Getting in Touch with Your Inner GPS


Secretary of the Nobel Committee for Physiology or Medicine announcing the 2014 Nobel joint prize to John O’Keefe, Edvard Moser, and May-Britt Moser in Stockholm, Sweden, October 6, 2014

Where am I? you may ask yourself. How do you know your position within and move through the spatial world? Scientists whose study of these basic questions resulted in the discovery of the brain’s “inner GPS” have been awarded this year’s Nobel Prize in Medicine or Physiology. Sharing the $1.1 million prize money are UK-based researcher Professor John O’Keefe and the husband-wife team of May-Britt Moser and Edvard Moser from Norway. Together their research contributed to new understandings of how specialized brain cells work together to create complicated thinking abilities like memory and planning.

We’re all increasingly familiar with GPS (global positioning system) technology, which relies on satellites orbiting the world relaying data 24/7. New cars come equipped with GPS systems; GPS is built into smartphones; parents even buy backpacks for their kids with embedded GPS chips. But how do we as human beings figure out our location and know how to move from point A to point B, without technology? The answer, not surprisingly, is the same way that rats do!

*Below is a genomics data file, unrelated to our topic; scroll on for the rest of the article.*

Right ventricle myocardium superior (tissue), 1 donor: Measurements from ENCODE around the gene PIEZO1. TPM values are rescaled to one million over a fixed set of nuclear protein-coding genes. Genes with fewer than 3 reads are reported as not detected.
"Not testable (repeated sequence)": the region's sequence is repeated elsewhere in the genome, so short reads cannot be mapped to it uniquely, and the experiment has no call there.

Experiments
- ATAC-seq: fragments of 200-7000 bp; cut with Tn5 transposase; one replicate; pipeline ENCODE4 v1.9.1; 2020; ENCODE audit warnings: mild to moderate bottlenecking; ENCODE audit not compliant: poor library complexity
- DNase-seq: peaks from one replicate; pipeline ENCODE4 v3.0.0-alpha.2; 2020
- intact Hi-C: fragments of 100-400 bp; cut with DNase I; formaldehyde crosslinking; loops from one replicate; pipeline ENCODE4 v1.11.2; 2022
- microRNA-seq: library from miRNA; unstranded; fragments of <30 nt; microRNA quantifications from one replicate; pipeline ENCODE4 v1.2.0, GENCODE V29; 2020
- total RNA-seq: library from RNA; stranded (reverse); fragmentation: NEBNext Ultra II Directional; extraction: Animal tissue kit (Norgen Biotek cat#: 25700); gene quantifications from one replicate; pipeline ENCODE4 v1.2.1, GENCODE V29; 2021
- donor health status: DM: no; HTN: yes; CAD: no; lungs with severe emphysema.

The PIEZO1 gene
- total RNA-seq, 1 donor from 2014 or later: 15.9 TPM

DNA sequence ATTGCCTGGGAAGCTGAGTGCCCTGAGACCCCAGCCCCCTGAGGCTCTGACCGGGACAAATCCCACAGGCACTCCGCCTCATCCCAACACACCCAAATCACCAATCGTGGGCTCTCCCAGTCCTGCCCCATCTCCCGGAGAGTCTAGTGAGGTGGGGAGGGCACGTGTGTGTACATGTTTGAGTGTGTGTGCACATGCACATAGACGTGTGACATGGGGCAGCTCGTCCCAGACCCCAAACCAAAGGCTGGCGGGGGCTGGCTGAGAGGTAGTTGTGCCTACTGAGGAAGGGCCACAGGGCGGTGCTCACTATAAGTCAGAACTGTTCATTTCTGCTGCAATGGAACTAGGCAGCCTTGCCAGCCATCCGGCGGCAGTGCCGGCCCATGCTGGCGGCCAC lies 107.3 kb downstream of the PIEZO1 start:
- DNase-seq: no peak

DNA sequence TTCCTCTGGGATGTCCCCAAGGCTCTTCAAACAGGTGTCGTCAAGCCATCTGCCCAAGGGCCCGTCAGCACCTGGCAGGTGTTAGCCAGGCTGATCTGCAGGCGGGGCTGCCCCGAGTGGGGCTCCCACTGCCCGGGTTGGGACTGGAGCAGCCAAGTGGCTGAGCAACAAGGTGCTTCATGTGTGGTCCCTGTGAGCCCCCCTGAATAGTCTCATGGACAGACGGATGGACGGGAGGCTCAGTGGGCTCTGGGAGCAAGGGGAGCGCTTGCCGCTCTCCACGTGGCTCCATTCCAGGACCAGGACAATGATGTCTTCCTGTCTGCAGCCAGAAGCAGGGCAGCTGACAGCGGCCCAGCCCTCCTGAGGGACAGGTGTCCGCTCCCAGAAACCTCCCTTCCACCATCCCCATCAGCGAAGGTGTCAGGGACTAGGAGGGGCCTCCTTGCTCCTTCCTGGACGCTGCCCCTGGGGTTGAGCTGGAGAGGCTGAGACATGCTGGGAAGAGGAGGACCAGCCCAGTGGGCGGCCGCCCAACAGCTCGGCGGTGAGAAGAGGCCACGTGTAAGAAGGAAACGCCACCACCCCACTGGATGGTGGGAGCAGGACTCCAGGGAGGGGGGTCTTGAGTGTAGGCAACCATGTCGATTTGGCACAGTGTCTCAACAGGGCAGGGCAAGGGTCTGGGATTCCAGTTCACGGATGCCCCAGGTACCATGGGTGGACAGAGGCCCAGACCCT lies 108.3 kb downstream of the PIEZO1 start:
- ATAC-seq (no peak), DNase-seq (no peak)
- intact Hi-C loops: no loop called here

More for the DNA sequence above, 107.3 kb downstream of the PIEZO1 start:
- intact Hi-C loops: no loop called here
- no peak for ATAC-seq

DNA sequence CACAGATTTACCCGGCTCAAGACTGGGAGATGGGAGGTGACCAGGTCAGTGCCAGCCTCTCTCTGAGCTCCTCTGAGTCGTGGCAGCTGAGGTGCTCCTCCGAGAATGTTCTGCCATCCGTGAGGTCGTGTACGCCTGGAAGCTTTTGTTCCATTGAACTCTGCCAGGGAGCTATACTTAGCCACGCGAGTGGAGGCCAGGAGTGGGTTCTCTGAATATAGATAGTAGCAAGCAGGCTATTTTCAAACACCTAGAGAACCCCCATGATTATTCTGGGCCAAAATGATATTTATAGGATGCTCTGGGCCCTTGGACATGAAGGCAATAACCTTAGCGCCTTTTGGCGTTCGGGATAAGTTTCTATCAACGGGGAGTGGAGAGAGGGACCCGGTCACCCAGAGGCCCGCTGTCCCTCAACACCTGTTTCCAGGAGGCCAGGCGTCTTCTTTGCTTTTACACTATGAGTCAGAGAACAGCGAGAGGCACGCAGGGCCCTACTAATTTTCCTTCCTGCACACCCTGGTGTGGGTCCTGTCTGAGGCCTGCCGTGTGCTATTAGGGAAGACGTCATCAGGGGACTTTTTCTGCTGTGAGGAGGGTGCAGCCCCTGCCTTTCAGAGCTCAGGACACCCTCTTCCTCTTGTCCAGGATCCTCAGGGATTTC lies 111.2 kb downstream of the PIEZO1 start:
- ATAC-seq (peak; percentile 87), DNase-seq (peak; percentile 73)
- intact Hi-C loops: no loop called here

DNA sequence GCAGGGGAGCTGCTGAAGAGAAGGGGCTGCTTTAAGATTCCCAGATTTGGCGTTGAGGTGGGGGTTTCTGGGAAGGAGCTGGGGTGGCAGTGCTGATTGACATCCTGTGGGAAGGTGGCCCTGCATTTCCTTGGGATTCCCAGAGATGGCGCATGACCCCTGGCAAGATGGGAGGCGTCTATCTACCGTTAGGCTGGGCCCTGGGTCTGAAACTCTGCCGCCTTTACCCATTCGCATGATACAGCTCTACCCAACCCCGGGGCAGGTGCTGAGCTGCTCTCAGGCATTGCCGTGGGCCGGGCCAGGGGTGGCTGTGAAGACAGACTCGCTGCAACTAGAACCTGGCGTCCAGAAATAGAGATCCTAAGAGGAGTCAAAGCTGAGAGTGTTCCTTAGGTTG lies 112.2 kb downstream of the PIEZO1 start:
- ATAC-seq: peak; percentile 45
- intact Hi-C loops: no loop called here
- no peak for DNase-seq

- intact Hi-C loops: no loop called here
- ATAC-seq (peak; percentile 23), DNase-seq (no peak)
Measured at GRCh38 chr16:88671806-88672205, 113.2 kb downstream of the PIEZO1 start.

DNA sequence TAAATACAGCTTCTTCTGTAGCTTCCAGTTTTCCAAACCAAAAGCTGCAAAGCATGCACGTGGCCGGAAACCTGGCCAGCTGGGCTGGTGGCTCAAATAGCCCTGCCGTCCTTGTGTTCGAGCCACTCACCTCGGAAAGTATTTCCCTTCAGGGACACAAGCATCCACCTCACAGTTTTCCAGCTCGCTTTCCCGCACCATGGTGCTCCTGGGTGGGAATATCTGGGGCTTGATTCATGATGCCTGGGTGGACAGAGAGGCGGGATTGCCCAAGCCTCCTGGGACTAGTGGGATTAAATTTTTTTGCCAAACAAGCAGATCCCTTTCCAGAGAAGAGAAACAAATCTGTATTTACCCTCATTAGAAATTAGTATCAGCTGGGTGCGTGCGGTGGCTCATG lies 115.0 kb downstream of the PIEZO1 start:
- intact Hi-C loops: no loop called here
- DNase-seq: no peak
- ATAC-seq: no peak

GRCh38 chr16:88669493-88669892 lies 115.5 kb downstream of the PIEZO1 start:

The research of this year’s Nobel Prize winners began with lab rats. They found that certain nerve cells in the rodents’ brains were activated as the rats scurried around. O’Keefe discovered the “place cells,” in the hippocampus, which apparently aid rats in recognizing different locations. Almost 35 years later, the Mosers identified similar “grid cells” that help rats make mental maps of their position. Combined, the place cells and grid cells are the neural mechanism that underlies spatial memory. Later findings confirmed that human brains also operate in this way. The circuitry between these groups of specialized brain cells gives us the ability to recognize our location in space, navigate through space, and remember our spatial positioning.

An important medical application of this research may come in the treatment of Alzheimer’s disease. For persons suffering from Alzheimer’s and dementia, the ability to find their way around is one of the first things that goes.

Image credit: © JONATHAN NACKSTRAND/AFP/Getty Images

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  1. Derp says:

    I like this article.

  2. travor says:


  3. bobby says:

    Really interesting article.